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  The Greatest Knoxville Records of All Time

The 1940s & '50s

Roy Acuff
The Essential Roy Acuff

Roy Acuff moved to Knoxville from Maynardville when he was a boy, and as a young man worked for the L&N and tried to break into pro baseball. He allegedly learned the fiddle from a Fountain City mechanic around 1929. About a decade later, Acuff startled a nation hypnotized by elegant and sentimental big-band stylings with rousing barnburners like "Wabash Cannonball" and "Fireball Mail." Playing songs he'd been playing here for years (his first record, "Great Speckled Bird," he learned from a now-anonymous Knoxville street band), Acuff's distinctive vocals inspired the young Hank Williams and, later, George Jones. He became country music's first big national star—and, along the way, also made the small string combo a permanent force in popular music, earning him a mention in all histories of rock 'n' roll. Nashville brought him almost immediate success on the Opry, where they called him the King of Country Music; musically, though, he hardly budged. He lived to the age of 85, he became a recording-industry big shot and even a Republican politician—but he had already recorded his best work within a couple of years of when he got off the train from Knoxville. Acuff did his best work before the album era; this 1992 CD compilation of his early singles shows Roy at his best.

Brownie McGhee
The Folkways Years, 1945-59

A Knoxville native who spent the '30s playing streetcorners and juke joints around the area, guitarist and singer Walter "Brownie" McGhee, with and without his most famous harmonica-playing partner, Sonny Terry, may have been the finest practitioner of the "Piedmont" country/blues style of his day. This 1991 album offers the best proof of McGhee's surprising breadth, with a few collaborations with his equally Knoxvillian little brother Stick ("Drinkin' Wine, Spo-de-oh-dee") McGhee, who's credited by some historians as one of the co-founders of rock 'n' roll. They say it was a description of a Brownie McGhee song in 1947 that spawned the term rock 'n' roll. "It rocks, it rolls," they said. Half a century later, it still does.

Swan Silvertones
Love Lifted Me/My Rock

Claude Jeter brought his a cappella quartet, Four Harmony Kings, from Coalwood, W. Va., to Knoxville in 1942, when they began a 15-minute radio show sponsored by the Swan Bakery Company on the Knoxville station WBIR. They changed the group's name to the Swan Silvertones. Soon afterward, recording for King Records, they began to develop a national reputation. From 1951 to 1953 they recorded some hard rockin' gospel with electric guitar and energetic piano accompaniment for Specialty Records, where the producer exhorted them to tear down the house—but issued only four singles before they were dropped by that label. Eventually, Specialty issued more of the material on LPs including Love Lifted Me and My Rock. Those two LPs on one CD make exciting listening that you know would have been a real kick for a young James Brown, Janis Joplin, or Sly Stone. They enjoyed greater success in the ensuing years at Vee-Jay Records. Jeter's smoother tenor and falsetto on the Vee-Jay platters is credited with formative influence on Sam Cooke.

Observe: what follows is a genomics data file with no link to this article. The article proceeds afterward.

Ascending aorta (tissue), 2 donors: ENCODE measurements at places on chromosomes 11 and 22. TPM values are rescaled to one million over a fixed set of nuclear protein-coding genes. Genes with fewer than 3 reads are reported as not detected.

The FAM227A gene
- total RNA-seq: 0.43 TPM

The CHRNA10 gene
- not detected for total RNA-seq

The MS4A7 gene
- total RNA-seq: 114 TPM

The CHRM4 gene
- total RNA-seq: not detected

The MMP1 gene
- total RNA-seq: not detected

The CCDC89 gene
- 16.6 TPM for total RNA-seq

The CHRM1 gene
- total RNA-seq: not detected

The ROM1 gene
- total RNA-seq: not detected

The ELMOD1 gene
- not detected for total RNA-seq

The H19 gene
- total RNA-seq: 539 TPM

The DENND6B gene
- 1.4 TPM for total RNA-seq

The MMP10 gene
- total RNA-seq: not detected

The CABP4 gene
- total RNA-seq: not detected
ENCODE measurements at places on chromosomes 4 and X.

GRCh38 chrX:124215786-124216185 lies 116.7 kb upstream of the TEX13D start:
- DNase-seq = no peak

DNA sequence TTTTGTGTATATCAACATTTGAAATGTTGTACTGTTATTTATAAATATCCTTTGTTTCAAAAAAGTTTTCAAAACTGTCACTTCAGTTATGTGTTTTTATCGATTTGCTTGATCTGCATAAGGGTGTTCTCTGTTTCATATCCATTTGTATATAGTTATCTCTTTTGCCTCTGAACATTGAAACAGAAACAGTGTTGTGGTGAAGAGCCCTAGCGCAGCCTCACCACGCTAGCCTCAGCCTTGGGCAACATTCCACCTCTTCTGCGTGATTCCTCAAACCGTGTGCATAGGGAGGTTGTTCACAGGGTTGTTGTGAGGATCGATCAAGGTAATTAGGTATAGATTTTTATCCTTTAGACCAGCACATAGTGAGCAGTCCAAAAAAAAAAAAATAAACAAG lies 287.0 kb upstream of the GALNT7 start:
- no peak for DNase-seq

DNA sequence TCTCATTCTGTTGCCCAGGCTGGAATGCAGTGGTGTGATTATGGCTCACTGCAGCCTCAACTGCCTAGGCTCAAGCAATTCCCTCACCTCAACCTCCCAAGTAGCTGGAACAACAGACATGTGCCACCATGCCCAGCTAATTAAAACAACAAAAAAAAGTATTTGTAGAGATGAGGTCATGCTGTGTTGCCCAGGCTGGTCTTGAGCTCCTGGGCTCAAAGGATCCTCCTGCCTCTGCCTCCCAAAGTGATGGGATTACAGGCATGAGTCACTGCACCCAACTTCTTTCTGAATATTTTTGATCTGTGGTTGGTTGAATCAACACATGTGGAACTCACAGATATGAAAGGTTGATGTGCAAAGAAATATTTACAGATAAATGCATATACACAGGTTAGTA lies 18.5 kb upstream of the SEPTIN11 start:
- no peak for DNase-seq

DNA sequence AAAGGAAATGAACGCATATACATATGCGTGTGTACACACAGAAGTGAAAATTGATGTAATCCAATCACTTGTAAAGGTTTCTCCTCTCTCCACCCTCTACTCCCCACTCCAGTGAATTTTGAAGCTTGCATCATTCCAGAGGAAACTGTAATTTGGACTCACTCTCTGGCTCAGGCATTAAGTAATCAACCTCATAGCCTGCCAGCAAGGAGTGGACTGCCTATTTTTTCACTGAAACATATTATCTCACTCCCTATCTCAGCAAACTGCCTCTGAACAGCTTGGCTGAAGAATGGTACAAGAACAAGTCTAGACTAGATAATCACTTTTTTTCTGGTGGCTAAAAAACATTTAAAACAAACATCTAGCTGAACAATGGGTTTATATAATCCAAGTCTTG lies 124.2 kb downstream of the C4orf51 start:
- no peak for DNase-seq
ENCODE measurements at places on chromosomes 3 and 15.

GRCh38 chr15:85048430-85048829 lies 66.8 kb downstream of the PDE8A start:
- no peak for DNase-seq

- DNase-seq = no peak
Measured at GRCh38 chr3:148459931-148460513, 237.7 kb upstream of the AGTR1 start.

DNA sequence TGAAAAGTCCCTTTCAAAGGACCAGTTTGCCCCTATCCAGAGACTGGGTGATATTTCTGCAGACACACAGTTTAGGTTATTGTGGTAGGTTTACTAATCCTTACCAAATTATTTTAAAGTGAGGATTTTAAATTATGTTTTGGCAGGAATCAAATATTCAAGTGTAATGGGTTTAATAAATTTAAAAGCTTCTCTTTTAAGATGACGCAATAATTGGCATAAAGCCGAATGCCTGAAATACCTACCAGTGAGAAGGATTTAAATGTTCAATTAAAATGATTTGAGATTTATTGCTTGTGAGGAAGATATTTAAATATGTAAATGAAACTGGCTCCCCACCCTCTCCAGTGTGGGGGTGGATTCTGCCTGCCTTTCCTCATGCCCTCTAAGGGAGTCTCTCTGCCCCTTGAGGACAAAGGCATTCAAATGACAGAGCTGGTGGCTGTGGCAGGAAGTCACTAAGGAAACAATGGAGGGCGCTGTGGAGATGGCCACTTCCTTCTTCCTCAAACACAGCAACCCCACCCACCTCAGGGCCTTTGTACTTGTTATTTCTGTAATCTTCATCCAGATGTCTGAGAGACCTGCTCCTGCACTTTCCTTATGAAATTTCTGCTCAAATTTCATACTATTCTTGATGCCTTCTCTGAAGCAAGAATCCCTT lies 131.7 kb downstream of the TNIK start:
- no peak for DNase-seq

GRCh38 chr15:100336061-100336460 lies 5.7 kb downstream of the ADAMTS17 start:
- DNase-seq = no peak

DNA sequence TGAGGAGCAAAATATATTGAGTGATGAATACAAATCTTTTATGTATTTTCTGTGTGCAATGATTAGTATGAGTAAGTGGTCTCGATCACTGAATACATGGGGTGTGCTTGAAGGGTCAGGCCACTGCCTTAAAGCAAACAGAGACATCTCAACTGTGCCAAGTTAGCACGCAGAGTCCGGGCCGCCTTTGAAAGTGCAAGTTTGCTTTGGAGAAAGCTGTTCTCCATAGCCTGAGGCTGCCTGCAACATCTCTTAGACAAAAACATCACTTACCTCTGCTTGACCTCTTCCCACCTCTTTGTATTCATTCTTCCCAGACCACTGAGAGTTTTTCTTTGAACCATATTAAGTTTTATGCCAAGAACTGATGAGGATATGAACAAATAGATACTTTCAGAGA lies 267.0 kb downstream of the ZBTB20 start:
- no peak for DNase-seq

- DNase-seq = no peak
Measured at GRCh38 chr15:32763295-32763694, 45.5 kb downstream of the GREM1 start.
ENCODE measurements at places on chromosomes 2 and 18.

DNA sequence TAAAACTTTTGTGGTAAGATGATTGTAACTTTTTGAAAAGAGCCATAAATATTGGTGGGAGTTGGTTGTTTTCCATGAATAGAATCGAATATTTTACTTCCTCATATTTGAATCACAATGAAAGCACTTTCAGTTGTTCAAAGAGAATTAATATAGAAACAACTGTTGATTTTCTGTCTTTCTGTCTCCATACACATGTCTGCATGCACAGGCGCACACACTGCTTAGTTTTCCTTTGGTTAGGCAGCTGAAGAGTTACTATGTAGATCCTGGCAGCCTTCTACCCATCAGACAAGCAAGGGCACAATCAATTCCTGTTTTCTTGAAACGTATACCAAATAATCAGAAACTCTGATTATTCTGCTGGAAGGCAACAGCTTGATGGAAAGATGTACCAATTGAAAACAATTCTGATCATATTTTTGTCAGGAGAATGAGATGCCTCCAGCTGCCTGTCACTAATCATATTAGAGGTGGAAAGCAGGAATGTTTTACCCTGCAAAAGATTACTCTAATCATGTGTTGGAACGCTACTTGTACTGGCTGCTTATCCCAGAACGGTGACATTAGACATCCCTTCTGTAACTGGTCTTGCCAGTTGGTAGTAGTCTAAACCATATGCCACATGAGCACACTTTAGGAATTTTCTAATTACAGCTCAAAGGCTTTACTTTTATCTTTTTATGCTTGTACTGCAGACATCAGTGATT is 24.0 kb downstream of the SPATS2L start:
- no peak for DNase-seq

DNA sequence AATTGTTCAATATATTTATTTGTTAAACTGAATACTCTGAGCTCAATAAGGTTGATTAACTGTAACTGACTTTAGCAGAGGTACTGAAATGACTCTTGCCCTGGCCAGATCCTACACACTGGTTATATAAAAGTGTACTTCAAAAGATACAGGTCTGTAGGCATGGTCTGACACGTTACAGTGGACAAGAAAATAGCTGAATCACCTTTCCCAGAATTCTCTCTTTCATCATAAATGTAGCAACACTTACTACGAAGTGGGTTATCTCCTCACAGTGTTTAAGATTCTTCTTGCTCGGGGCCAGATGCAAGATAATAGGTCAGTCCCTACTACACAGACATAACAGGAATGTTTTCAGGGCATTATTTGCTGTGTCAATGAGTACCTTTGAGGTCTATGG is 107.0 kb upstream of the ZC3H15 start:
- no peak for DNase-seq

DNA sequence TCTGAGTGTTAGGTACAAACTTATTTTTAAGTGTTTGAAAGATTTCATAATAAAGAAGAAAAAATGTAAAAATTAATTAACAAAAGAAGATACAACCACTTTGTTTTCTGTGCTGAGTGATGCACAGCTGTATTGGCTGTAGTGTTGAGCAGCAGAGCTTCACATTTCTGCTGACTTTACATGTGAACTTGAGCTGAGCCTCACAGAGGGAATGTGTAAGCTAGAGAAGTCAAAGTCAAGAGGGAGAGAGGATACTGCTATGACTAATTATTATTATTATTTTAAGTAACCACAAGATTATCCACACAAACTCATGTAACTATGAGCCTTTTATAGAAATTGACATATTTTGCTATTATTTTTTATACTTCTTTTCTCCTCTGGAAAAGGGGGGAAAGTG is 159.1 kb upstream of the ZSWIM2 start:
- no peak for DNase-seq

Homer & Jethro
The Worst of Homer & Jethro

The title of this 1957 compilation says it all. This is the classic collection by country music's answer to Spike Jones (with whom they sometimes collaborated); billed as "the thinking man's hillbillies," Homer and Jethro were the missing link between vaudeville and Weird Al Yankovic. Both Knoxville natives were talented musicians—Kenneth "Jethro" Burns, in particular, has a reputation as a swing-style mandolinist. But they had a wacky, sometimes wicked streak that wrought irreverent parodies of the hit songs of the day. "How Much Is That Hound Dog In the Winder" is on this collection, as is their all-time classic, "Jam Bowl Liar," a riff on Hank Williams' "Jambalaya."

The Everly Brothers
Cadence Classics: Their 20 Greatest Hits

Starting their duo career in Knoxville, newly out from under the wings of the family's act, the Everly Brothers broadcast live performances from the WROL studios in the old Mechanics Bank building on Gay Street. After refining their approach in collaboration with the not-too-country Chet Atkins, the brothers anticipated (or invented) many nuances that were to make the Beatles the pop phenomenon they soon became.

That the Everlys belong in this list is undebatable; picking one collection is problematic. The Cadence collection has almost all of their hits: "Wake Up, Little Suzie," "Bye Bye, Love," "Bird Dog"—their finest, best-known work, in fact, with one big exception. That's "Cathy's Clown," which happens to be the Everlys' biggest hit of all time, and the one most clearly associated with Knoxville. This lament from a broken-hearted teen at West High School is one of the few songs the brothers wrote themselves. Unfortunately for archivists, the Everlys recorded it after they moved to Warner Brothers, which has been jealous about loaning it out for compilations. "Cathy's Clown" opens Walk Right Back (Warner Brothers), an often surprising collection of their work in the 1960s, when they were more popular in Great Britain than at home. It's a real pleasure from start to finish.
(M.D. & J.N.)